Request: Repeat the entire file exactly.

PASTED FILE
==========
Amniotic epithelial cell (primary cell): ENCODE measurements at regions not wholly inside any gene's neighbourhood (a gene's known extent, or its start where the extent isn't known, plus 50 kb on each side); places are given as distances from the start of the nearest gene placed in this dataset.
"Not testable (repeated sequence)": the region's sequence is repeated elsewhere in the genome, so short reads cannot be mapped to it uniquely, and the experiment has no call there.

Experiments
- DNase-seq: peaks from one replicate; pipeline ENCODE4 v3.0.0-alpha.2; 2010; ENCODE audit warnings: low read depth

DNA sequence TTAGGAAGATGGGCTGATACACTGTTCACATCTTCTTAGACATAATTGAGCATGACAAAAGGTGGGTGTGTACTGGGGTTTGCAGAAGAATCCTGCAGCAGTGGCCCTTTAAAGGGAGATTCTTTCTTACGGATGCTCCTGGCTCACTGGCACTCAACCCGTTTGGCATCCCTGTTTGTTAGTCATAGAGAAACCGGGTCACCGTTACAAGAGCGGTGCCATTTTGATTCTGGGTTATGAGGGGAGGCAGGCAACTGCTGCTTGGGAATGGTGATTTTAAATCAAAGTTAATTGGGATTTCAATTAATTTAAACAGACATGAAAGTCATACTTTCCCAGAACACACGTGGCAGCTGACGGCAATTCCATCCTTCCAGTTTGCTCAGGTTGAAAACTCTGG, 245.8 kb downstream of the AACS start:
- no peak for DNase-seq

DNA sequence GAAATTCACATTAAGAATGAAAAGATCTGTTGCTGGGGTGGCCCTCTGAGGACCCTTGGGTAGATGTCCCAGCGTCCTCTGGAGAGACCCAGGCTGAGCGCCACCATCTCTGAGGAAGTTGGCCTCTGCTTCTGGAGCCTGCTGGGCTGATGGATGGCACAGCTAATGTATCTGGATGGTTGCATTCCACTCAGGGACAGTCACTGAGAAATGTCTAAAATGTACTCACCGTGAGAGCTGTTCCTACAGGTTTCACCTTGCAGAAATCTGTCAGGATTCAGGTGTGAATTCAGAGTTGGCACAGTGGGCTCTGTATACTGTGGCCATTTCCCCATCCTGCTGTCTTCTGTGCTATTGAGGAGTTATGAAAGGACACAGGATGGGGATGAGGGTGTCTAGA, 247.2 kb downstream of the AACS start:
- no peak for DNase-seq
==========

Amniotic epithelial cell (primary cell): ENCODE measurements at regions not wholly inside any gene's neighbourhood (a gene's known extent, or its start where the extent isn't known, plus 50 kb on each side); places are given as distances from the start of the nearest gene placed in this dataset.
"Not testable (repeated sequence)": the region's sequence is repeated elsewhere in the genome, so short reads cannot be mapped to it uniquely, and the experiment has no call there.

Experiments
- DNase-seq: peaks from one replicate; pipeline ENCODE4 v3.0.0-alpha.2; 2010; ENCODE audit warnings: low read depth

DNA sequence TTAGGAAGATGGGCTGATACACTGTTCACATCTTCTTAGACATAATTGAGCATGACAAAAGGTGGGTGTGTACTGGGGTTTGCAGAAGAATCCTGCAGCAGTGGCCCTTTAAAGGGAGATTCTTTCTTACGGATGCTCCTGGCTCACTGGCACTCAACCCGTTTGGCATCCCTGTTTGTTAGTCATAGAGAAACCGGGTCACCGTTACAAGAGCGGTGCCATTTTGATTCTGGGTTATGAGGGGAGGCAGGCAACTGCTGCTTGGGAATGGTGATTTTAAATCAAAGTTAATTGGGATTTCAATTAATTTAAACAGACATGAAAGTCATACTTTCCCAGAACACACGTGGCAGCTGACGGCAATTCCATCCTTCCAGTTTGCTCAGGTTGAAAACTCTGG, 245.8 kb downstream of the AACS start:
- no peak for DNase-seq

DNA sequence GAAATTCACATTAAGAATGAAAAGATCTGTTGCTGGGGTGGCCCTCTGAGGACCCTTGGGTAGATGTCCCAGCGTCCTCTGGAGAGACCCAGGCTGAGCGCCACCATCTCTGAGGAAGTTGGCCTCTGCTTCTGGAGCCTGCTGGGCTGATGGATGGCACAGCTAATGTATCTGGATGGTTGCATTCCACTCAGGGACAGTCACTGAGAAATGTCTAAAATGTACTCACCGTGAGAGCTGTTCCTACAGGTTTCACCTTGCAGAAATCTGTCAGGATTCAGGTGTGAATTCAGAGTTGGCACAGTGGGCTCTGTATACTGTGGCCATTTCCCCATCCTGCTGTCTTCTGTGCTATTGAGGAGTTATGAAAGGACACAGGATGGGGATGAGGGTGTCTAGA, 247.2 kb downstream of the AACS start:
- no peak for DNase-seq